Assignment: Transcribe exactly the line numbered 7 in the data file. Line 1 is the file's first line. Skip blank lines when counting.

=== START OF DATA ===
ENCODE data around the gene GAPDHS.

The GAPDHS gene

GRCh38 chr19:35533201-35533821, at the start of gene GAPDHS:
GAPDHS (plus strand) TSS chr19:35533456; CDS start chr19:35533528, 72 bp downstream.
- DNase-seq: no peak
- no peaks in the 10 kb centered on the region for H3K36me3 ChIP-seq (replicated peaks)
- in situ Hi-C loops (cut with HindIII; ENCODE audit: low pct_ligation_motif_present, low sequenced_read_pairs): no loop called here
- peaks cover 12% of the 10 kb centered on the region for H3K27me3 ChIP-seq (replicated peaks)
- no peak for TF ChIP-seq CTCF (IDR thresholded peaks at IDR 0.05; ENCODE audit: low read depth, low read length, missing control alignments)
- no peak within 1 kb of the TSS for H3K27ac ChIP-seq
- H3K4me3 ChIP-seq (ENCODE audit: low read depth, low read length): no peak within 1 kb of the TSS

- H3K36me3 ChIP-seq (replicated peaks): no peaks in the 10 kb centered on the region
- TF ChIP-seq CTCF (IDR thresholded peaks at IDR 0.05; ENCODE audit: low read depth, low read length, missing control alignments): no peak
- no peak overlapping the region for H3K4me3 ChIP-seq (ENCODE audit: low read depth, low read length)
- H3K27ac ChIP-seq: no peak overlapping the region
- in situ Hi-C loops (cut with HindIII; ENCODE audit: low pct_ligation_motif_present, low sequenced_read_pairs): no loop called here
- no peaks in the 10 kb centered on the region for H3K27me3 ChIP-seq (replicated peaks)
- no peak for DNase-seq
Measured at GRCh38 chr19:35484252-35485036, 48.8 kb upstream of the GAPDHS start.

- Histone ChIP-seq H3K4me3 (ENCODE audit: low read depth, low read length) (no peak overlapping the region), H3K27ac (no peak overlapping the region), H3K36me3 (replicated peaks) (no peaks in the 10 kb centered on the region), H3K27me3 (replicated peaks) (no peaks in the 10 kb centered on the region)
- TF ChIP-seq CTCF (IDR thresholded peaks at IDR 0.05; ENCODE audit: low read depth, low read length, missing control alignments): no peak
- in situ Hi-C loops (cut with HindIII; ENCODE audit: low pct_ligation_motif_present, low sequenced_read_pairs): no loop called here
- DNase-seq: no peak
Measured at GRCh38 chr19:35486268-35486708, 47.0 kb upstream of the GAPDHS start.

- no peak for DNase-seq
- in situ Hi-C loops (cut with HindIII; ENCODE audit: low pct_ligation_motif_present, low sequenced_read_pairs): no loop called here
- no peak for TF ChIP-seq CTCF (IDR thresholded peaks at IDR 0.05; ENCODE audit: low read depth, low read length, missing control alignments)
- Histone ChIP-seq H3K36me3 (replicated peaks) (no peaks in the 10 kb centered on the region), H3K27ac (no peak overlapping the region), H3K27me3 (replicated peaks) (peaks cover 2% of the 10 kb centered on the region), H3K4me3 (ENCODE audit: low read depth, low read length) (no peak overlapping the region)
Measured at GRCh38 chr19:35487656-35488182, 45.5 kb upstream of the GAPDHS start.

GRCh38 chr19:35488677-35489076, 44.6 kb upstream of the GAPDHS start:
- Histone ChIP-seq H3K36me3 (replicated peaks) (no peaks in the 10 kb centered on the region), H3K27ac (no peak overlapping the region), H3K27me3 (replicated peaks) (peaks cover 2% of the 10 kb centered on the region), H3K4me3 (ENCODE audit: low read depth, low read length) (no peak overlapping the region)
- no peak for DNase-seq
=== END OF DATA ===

- in situ Hi-C loops (cut with HindIII; ENCODE audit: low pct_ligation_motif_present, low sequenced_read_pairs): no loop called here